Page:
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Copyright July 11, 2014 All rights reserved
One of the many things I enjoy about consulting with law enforcement agencies and facilitating assessment centers is the variety of innovation I see happening at those agencies. While the challenges and difficulties that agencies experience are often very similar, the approaches to addressing them are more often very different. While conducting one assessment center in a central Texas town, I kept hearing supervisors use the phrase “Courage to Confront.” I recalled that phrase from Tim Schneider’s “Leadwell – The Ten Competencies of Outstanding Leadership.” I asked one of the supervisors where he heard that phrase. The supervisor replied that the “Courage to Confront” is the mantra of the administrative staff. The phrase had really seemed to catch on in the organization so I had a discussion with the Assistant Chief about how he had gone about spreading this phrase, and the ideology behind it throughout the supervisory staff.
The Assistant Chief said that their number one issue in the department was supervisors holding their subordinates accountable. Similarly, those same supervisors lacked accountability in their responsibilities as well. At an annual supervisor retreat, he introduced his “3 C’s of Leadership: “Coaching, Correcting and the Courage to Confront” (I know you are thinking that’s 4 C’s, but Confront is the operative word, so we will stay with 3 C’s).
He defines coaching and correcting in bullet points, delineating the differences between the two. He identifies the purpose in each and the goals they are trying to reach. But the “Courage to Confront” encapsulates the essential skill needed to accomplish the other two.
In Schneider’s book, he discusses one of the main weaknesses of a supervisor is the desire to be liked by his subordinates. This desire is stronger in some supervisors more than others. Supervisors can mask their own weaknesses by allowing subordinates to get by with things that they shouldn’t. The “I won’t tell if you don’t tell” theory. In my brief stint overseeing the fire service, it was described to me as the “pass the ketchup” syndrome. At the end of the day, the shift fire captain or lieutenant has to sit down with the firefighters and ask for the ketchup to be passed at the evening meal. The environment can be tense when shifting from the supervisory relationship to enjoying a relaxed atmosphere around dinner. In other words, the captain spends much of the time in more of a peer setting (around the dinner table) rather than a supervisor/subordinate setting. This desire for harmony among the fire company can outweigh the need for the supervisor to hold employees accountable to departmental goals and objectives.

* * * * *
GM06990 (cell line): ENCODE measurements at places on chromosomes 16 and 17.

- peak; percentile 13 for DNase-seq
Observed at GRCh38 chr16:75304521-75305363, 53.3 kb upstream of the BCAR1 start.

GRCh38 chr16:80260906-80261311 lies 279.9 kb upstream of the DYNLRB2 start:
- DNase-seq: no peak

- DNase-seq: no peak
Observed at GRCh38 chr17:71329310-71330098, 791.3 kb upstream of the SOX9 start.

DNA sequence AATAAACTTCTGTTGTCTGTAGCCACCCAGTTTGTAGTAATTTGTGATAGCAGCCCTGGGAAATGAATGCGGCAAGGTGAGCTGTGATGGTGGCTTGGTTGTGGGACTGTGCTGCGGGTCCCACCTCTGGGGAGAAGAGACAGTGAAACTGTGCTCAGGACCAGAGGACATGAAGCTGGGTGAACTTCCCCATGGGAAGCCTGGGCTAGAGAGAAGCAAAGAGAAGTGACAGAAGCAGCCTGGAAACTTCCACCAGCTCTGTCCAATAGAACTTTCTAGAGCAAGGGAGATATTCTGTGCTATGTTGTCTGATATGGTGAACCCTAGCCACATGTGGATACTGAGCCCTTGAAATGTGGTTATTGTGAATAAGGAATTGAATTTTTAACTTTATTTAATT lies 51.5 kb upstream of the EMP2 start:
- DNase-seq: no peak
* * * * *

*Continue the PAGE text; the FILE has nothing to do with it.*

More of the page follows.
Inevitably, this leads to poor performance and poor accountability. It also leads to a lack of respect for the supervisor, which goes straight up the chain of command. The buck must stop somewhere and at some point, someone has to be the responsible supervisor, if accountability is to exist in an organization. The Assistant Chief is, thus, trying to push that accountability down to the first line supervisor by evoking the “Courage to Confront” mantra. That same courage must exist for the subordinate to confront his/her supervisor as well.
The Assistant Chief has added the phrase “Prepare to be Challenged” to Courage to Confront. If you have the courage to confront, be prepared to be challenged by your subordinates for holding up your responsibilities as well. But wait! Subordinates holding their supervisor accountable? Is that what he said? Absolutely! Police officers are expected to right wrongs they observe every day in the field. They are expected to confront infractions and misconduct as part of their regular job. Why should that end at the station door? Now obviously, one must use interpersonal skills and a healthy dose of tact when confronting one’s boss, but in a healthy environment, that should be welcomed by the chain of command. None of us are perfect and sometimes subordinates can see things the supervisor does not see. I was blessed in my career to have supervisors and subordinates who held me accountable. One must certainly pick his battles, but if it is important to address, one must have the “Courage to Confront” anyone to achieve the goals of the organization.
I have used this phrase when discussing leadership challenges in several departments. It has been very well received and I believe, when implemented throughout the organization, can make a significant difference in the accountability and productivity of personnel. This undoubtedly will lead to the organizational goals and objectives being accomplished and frankly, should make all our jobs easier and less stressful in the long run. Open a dialogue about having the “Courage to Confront” with your supervisor and subordinates. You might just be surprised at how well it is received.
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